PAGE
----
Q. I have a hedge of pyracantha on the northeast corner of my property. It is 16 years old. It grows underneath three large pine trees. It does not get much sun. The soil, if you can call it that, is mostly just rocks. The plant is thinning and getting bare in the center. The top is still fairly green. The amount of berries in the winter has been decreasing. I dug around the roots as much as I could and amended the soil with Paydirt. I added about a cup of sulpher and some bone meal to the amended soil. I plan to add fertilizer in a couple of weeks. What more would you suggest? By the way, there is very little yellow on the leaves.
A. Pyracantha is in the Rose family and so it likes soils that are similar to fruit trees in the Rose family. This includes apples, pears, peaches, apricots and the like. It is also susceptible to some of the same problems as fruit trees in that family. It isn’t terribly fond of desert landscapes and rock mulch.
|Dwarf pyracantha in winter hedge sheared|
Without seeing it I am guessing it is a combination of light as you mentioned, lack of soil improvement, perhaps irrigation, maybe improper pruning and borer problems. Pyracantha needs a lot of sun but it is thin-barked so it sunburns easily if it’s canopy is open. Sunburn leads to borer problems. It is not a desert plant so it likes improved soils and wood mulches. It would like surface mulches made of wood that can decompose. Rock mulch will mineralize the soil over time and it does not like this.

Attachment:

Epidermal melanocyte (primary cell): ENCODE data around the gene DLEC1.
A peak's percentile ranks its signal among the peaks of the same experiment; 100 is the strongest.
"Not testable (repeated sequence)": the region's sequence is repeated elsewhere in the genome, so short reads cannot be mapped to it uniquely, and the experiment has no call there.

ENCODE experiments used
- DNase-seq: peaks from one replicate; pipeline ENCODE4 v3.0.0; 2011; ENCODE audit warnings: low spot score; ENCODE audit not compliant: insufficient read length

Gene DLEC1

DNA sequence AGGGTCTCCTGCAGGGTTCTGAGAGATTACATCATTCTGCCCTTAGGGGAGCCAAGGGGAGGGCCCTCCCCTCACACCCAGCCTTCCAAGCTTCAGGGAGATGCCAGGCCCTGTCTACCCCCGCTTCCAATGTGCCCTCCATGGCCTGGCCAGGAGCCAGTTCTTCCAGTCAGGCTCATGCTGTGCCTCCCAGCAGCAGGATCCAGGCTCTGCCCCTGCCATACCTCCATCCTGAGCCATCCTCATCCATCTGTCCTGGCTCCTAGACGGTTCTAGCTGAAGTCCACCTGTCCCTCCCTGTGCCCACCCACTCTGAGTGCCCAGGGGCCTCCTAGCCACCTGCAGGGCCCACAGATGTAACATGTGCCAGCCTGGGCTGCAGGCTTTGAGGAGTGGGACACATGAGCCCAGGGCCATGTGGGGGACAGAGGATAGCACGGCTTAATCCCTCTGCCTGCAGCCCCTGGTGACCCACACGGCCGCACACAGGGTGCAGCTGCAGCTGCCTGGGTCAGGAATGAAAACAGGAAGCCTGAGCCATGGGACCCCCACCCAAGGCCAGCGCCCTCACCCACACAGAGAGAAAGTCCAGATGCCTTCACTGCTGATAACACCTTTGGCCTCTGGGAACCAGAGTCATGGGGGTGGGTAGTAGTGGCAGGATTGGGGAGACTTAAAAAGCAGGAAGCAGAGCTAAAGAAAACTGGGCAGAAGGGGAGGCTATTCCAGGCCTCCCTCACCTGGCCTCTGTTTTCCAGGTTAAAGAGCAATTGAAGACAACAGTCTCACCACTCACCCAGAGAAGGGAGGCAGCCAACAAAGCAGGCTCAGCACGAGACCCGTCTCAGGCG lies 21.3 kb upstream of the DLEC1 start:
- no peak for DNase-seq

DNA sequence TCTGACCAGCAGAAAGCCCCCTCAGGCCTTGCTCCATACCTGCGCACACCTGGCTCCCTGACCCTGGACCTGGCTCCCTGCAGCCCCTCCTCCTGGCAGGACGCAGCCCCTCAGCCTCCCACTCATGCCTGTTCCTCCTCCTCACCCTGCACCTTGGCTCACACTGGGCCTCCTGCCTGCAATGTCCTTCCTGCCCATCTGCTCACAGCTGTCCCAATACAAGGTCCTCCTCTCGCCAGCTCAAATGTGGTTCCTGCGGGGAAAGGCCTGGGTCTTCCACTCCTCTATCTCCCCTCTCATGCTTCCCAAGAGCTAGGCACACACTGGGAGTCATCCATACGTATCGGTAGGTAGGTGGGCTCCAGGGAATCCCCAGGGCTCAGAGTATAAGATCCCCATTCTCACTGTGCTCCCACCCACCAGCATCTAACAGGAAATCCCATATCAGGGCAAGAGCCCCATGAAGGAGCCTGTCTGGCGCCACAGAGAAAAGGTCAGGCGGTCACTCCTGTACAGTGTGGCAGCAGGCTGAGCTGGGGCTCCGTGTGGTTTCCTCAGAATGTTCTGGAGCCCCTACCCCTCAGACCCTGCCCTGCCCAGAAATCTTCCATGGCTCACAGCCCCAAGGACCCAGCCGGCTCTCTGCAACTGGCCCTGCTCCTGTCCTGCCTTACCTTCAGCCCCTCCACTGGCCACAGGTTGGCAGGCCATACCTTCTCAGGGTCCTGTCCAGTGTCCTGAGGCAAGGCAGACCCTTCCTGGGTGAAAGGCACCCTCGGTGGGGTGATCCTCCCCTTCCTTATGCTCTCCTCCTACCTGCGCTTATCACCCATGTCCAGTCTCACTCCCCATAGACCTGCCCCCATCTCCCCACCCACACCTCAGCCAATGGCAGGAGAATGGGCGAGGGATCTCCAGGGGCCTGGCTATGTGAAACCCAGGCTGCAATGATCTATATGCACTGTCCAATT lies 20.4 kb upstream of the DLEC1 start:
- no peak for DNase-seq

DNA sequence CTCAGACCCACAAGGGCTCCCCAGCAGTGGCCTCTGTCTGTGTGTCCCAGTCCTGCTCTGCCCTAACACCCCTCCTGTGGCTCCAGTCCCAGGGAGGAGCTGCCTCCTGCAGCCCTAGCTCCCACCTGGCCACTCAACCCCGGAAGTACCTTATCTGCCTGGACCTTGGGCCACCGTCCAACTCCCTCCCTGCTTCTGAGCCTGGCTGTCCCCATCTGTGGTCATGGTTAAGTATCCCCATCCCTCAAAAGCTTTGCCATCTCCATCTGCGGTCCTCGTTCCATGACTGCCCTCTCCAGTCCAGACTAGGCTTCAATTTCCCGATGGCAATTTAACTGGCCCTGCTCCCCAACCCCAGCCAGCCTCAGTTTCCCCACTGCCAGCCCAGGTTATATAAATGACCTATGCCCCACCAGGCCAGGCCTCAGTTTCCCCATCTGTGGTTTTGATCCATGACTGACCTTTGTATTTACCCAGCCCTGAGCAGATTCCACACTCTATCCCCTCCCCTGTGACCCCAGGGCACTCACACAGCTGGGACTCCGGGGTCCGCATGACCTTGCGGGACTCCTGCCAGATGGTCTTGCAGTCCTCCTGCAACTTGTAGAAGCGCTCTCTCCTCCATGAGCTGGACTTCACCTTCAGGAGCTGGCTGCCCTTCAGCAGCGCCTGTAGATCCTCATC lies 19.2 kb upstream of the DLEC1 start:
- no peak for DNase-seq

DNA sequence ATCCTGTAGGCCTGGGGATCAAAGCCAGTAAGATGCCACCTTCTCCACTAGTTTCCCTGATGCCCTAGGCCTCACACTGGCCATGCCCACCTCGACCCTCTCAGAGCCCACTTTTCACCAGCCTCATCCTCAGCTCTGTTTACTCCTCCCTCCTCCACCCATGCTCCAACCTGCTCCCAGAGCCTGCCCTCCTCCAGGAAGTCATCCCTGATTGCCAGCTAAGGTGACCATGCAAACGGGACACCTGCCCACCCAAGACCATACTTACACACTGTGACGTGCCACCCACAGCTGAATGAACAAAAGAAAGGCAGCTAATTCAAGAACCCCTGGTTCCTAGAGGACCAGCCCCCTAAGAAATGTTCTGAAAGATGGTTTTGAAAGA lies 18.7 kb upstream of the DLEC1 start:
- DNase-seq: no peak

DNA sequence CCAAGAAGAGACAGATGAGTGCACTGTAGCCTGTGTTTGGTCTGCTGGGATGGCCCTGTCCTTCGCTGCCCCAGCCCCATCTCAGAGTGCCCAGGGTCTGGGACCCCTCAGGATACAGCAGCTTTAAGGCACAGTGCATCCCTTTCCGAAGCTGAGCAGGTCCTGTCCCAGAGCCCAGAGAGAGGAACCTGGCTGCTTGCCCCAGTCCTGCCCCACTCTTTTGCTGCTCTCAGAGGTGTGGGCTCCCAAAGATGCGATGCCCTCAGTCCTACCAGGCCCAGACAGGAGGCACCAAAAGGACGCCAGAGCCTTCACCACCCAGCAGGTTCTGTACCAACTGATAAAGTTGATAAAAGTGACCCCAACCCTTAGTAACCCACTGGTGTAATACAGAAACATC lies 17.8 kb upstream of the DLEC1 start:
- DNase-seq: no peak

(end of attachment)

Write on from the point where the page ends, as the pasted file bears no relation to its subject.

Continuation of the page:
|Pyracantha fruit in winter. Pyracantha or Firethorn is in the Rose family.|
Pruning is a little tricky but should result in shading any exposed trunk or major branches. From your description it sounds like it has been a hedge pruned; pruned with a hedge shears not pruners. It hedges nicely but I don't recommend this unless you plant it as a hedge. As far as borers, you would see the trunk or major limbs with bark coming off and some darkened areas because of sunburn. Borers can be active for a couple of years and cause no obvious visual damage. There is an insecticide you can apply to the soil that gives the plant season-long control of borers if it is a problem.
|Pyracantha in bloom in the spring|
So what to do? Check the irrigation and make sure it's getting enough water or increase the amount it gets. I would not increase how often but the amount it receives each time. Pull rocks away from the plant and put down 3 to 4 inches of compost and wood mulch. When pruning, be very careful you don’t open the canopy up too much which might allow sun burning the trunk and limbs. Fertilize once a year in the spring with a fertilizer formulated for flowering woody plants. You can substitute a rose fertilizer which will work. Apply a soil insecticide as soon as you start to see new growth. I hope this helps.
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